BIAK, a southern island in Indonesia inhabited by the members of the Abrauw clan

BIAK, a southern island in Indonesia inhabited by the members of the Abrauw clan

BIAK, a southern island in Indonesia inhabited by the members of the Abrauw clan. They have lived on the island for over 15 generations. They depend on the island’s natural resources for a living. Their land on Biak island is everything to them. But now they fear they are going to lose everything, as Indonesia plans to make the island a hub to pursue its longstanding quest to join the space race. 

Indonesia’s president, Joko Widodo, last you approached SpaceX’s founder, Elon on the idea of launching rockets from Indonesia. Mr. Musk has made no public comment regarding this yet. Though the Indonesian government hasn’t mentioned a site, they have tried again and again to promote Biak as a potential rocket launching site. 

The Indonesian government claims to have accrued 250 acres of land on the island years ago and had plans to build a spaceport there since 2017. But the Clan leaders disagreed with this and claimed that those lands are ancestral and belong to them. They say that the project would drive them out of their homes.

Indonesia has been criticized before for starting new projects without having regard for the ecosystem. And this project is no different. Building a spaceport in Biak poses a threat to the island’s thousand-year-old natural ecosystem. The island is home to some of the world’s most endangered animals: Javan Rhino and bewaen deer being two of them. A tribe leader expressed his concern regarding this “Buiding a spaceport would mean cutting trees in a protected forest, disturbing the habitat of endangered birds and evicting the Abrauw .”

“The position of the Indigenous people is clear: We reject the plan,” said Apolos Sroyer, chief of the Biak Customary Council, an assembly of clan chiefs. “We don’t want to lose our farms because of this spaceport. We don’t eat satellites. We eat taro, and fish from the sea. That is our way of life for generations. Tell Elon Musk that’s our stance.”

The Abrauw clan is one of the 360 tribes living on the Biak island. The island can be compared to the size of Maui. Most of these people live in the village of Warbon , a mile and a half away from the proposed spaceport site. The abrauws main livelihood is fishing and forging. They sometimes cultivate on the rainforest land. The rainforest trees are sacred to the clan members, So even if a spaceport is built the trees would be off-limit, as well as the beach where they fish.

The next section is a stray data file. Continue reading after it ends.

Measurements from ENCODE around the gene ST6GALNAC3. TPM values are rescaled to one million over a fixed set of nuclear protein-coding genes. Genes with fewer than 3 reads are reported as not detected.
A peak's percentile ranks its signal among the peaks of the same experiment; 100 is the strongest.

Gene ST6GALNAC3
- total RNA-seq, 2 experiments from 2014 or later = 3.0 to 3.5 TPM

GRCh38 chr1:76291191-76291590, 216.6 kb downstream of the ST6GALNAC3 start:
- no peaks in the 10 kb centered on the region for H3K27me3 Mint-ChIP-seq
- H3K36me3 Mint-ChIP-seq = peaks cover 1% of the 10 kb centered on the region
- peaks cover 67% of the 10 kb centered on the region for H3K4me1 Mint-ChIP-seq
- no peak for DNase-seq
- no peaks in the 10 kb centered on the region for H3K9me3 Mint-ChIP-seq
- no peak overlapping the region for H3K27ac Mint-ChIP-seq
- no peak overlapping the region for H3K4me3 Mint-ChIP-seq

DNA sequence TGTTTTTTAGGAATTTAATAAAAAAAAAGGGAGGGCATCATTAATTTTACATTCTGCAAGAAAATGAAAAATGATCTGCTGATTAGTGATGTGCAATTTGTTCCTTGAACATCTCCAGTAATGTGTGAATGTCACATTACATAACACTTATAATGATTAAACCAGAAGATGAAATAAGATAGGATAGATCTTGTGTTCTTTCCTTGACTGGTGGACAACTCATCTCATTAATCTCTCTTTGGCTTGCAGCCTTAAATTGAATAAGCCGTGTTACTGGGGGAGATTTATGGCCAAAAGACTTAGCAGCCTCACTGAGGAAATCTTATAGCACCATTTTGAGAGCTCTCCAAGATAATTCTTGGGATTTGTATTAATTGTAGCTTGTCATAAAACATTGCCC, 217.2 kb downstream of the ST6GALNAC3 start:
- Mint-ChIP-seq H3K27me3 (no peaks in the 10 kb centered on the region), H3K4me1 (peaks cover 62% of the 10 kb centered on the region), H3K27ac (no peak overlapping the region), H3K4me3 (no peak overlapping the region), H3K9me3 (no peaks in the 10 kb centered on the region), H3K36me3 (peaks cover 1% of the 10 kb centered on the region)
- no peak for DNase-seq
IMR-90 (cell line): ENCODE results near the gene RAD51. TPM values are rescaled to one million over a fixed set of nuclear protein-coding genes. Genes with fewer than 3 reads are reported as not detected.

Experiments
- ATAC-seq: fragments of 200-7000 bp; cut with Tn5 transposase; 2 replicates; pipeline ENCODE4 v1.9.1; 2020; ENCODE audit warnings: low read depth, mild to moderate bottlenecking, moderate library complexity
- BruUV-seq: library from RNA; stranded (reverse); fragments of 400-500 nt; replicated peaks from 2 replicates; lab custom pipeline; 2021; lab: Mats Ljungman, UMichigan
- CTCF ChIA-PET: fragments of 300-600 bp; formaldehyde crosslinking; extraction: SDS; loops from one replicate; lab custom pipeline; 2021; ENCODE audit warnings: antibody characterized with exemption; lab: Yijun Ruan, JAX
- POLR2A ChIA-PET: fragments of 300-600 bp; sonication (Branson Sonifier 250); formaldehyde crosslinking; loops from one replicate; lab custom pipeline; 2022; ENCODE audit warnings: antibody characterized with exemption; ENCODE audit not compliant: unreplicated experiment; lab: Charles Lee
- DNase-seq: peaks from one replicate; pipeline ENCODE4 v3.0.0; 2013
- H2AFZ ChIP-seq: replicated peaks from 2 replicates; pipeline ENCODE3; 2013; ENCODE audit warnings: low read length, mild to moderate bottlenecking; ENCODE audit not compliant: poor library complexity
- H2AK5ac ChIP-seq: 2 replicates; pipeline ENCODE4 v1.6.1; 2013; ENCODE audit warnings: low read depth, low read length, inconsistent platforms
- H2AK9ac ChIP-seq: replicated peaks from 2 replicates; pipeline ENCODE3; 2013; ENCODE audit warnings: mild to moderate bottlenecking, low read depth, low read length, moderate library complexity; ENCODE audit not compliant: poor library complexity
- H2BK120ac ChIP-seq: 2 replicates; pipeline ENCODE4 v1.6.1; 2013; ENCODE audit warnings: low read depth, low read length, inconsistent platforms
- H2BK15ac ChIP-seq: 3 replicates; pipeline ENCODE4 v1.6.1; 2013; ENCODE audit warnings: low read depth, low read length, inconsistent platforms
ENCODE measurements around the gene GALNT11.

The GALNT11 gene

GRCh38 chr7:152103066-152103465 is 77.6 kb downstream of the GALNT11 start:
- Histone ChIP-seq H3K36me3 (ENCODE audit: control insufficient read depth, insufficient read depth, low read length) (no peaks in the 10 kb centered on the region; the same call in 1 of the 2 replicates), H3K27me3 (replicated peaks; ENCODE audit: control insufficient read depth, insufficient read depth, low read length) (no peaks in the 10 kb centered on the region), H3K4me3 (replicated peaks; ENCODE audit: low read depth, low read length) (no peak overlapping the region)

These lands and trees are very sacred to the Abrauw clan, It marks the origin of the clan.“For Papuans, land is identity,” said Marthen Abrauw, the clan chief, as he sat in the shade of the sacred tree on a recent afternoon. “We will lose our identity, and no other clan will accept us on their land. Where will our children and grandchildren go?”Some people have found jobs in other parts of Indonesia, But the clan still has 90 members.

The Governments stance

The Indonesian officials say Biak, just 70 miles south of the Equator and facing the Pacific, would be ideal for launching rockets. “This is our wealth,” said Biak’s regent, Herry Ario Naap, who is pushing for the spaceport. “Other regions may have oil or gold. We are given a strategic geographical location.”

Mr. Joko bolstered Indonesia’s space program by increasing its budget and placing it under the new National Research and Innovation Agency. Laksana Tri Handoko, the agency chairman, who personally inspected the Biak site last month, said that the island remained a viable choice but that building the large spaceport he envisioned would require 10 times as much land. Controversy over the Biak site could prompt him to select an alternate location, such as Morotai island, about 550 miles northwest of Biak.

The space agency said that it had previously bought 250 acres of land in the Biak but the clan leaders deny such claims, saying the men who sold the land had no right to sell it in the first place. The space agency also said that biak would create new jobs and thus lead to economic development in the region. This would be beneficial to the tribes. But the tribe leaders weren’t to keen on the topic.“They say the spaceport project will create jobs, but there is no space expert in our clan and in our villages,” a clan leader said. “What they mean is three years of cutting down trees, removing roots and digging foundations. After that, there will be a feast to say goodbye to us and then only those with an access card can enter the area.”

About Bony Adnan 13 Articles
Bony Adnan is a young high schooler very passionate about journalism. Bony loves to learn new things and share his ideas with the world. He was the editor of his school's newspaper for two years. Currently, he is an intern at PanAsiaBiz. You can read some of Bony's thoughts and ideas at https://bonyadnan.weebly.com/. He is reachable at bony@panasiabiz.com.

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